The neuroscientist behind Nintendo's hit "brain-training" games is joining forces with Toyota Motor Corp to develop a car to keep elderly drivers alert to prevent accidents, he said Wednesday.
A research team from the Tohoku University will begin a study with Toyota in the aim of putting the car in practical use in 2015-20, said Professor Ryuta Kawashima of the university's Institute of Development, Ageing and Cancer.
The vehicle would be mounted with devices to "watch the driver's brain activity, automatic nerve reflexes, attentiveness and other mental and physical conditions," Kawashima told AFP.
If the devices detect signs of slackening concentration, they would alert the driver to possible dangers through alarm sounds and other means, including the use of air conditioning to invigorate the driver's brain.
Japan's rapidly ageing population means that there is a growing number of senior citizens behind the wheel.
An increasing number of accidents caused by elderly drivers has even prompted calls from some quarters for senior citizens to relinquish their driver licences voluntarily.
But Kawashima flatly rejected the argument.
"The recent phrase 'anti-ageing' stems from the notion that ageing is bad," he said, arguing that life could actually become better with age.
"We are pooling our wisdom to develop a system that would enable (the elderly) to become more active mentally and physically by driving a car," he said.
Kawashima chairs the university's newly launched study group for "mobility and smart ageing," which also embraces engineering and other experts.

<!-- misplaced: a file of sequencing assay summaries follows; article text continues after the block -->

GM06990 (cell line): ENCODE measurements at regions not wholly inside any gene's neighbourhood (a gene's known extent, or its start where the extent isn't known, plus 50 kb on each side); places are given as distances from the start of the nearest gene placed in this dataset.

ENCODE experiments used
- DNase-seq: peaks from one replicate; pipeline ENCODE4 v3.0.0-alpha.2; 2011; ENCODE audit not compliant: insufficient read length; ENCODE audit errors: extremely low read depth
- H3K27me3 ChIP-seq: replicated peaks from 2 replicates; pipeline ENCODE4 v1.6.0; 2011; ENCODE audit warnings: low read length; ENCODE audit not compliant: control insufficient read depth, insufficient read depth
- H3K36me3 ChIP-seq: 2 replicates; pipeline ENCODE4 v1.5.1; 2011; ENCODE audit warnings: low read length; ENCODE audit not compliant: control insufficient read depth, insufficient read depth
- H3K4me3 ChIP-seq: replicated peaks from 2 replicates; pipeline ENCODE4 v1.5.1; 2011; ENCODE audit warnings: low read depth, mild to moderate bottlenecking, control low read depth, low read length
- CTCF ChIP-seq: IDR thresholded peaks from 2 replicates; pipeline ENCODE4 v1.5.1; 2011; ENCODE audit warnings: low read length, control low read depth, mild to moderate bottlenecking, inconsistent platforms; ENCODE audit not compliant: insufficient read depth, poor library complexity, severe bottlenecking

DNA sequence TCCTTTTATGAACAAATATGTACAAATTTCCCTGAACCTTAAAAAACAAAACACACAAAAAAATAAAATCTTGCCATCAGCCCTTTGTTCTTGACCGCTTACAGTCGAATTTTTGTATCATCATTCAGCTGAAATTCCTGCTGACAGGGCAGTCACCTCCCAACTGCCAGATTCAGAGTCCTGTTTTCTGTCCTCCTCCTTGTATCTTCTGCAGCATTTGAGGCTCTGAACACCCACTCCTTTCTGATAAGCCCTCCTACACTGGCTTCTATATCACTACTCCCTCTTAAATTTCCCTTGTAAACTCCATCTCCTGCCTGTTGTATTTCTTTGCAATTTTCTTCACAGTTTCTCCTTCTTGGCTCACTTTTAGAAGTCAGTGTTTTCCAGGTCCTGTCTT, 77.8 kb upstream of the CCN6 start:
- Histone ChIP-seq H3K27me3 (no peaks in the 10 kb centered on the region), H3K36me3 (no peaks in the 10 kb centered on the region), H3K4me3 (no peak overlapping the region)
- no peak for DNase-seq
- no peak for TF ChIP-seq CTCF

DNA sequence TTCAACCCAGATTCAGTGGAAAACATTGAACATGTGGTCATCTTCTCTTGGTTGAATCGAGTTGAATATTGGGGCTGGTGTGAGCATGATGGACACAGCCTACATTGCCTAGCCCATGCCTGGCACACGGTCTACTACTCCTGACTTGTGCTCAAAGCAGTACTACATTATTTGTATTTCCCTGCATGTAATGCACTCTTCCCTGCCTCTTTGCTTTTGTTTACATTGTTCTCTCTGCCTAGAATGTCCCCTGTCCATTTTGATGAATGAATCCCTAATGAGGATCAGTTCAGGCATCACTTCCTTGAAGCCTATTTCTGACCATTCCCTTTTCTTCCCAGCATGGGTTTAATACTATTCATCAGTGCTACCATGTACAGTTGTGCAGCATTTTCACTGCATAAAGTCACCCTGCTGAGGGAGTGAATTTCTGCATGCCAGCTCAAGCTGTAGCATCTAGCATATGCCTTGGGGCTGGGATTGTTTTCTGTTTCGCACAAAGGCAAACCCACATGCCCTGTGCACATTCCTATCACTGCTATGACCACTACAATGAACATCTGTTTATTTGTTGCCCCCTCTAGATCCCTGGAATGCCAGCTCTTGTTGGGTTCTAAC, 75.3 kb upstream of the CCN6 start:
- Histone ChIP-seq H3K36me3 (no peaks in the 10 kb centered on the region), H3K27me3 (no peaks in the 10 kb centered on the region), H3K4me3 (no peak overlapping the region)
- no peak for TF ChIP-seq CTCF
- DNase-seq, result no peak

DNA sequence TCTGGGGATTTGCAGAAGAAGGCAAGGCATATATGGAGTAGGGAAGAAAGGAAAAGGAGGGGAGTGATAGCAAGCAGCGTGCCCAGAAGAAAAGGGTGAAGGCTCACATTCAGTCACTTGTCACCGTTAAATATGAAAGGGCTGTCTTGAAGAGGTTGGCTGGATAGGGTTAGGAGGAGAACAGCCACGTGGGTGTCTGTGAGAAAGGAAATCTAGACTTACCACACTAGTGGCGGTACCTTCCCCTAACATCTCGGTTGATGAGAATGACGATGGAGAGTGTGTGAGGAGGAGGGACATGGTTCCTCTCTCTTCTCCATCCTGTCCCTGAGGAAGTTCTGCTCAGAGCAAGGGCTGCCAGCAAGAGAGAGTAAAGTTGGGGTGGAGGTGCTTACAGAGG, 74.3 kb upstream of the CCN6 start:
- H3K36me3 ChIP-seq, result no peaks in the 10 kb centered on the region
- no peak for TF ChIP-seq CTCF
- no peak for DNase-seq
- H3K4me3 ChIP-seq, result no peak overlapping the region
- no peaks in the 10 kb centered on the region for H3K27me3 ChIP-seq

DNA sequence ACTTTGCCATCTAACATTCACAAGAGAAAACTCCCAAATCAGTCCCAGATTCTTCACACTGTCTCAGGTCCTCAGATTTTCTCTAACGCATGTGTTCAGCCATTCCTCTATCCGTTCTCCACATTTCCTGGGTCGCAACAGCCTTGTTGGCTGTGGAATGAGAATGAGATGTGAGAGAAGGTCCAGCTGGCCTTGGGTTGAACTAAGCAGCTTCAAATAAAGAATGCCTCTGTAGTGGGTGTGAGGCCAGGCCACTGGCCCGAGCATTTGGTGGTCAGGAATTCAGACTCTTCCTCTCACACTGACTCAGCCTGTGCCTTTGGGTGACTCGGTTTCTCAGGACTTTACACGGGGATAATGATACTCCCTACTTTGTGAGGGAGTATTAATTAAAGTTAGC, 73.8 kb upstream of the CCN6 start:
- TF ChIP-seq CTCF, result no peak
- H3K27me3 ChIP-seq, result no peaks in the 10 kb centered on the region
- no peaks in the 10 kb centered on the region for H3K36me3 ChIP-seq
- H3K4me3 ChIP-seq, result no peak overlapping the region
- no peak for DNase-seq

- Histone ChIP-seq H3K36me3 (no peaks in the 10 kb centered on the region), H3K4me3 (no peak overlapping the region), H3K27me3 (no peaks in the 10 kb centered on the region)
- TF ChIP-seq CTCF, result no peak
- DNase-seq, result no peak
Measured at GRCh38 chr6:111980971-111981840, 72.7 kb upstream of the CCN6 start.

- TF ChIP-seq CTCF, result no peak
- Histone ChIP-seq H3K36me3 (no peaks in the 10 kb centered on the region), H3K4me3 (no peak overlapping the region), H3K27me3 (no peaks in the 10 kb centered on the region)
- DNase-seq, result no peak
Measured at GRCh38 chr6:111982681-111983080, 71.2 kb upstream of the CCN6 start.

He said Japan's third-biggest carmaker Nissan Motor Co. Ltd. had also approached him for a study on vehicles for senior drivers, although no decision had been taken on any collaboration.
Japan has one of the world's oldest populations.
The number of people aged 65 or older numbered 27.53 million in November, almost a quarter of the country's total population and up 39 percent from 10 years ago, according to official data.
"Brain Age" games for the Nintendo DS hand-held video game console have created a craze in Japan. The popularity of the mental exercises, which are billed to invigorate brain activity, is spreading to other countries as well.
The game titles typically check the ages of players' brains by quizzing them on mathematics, reading and other simple tasks. Players keep scores of their performance and check how their brains have improved.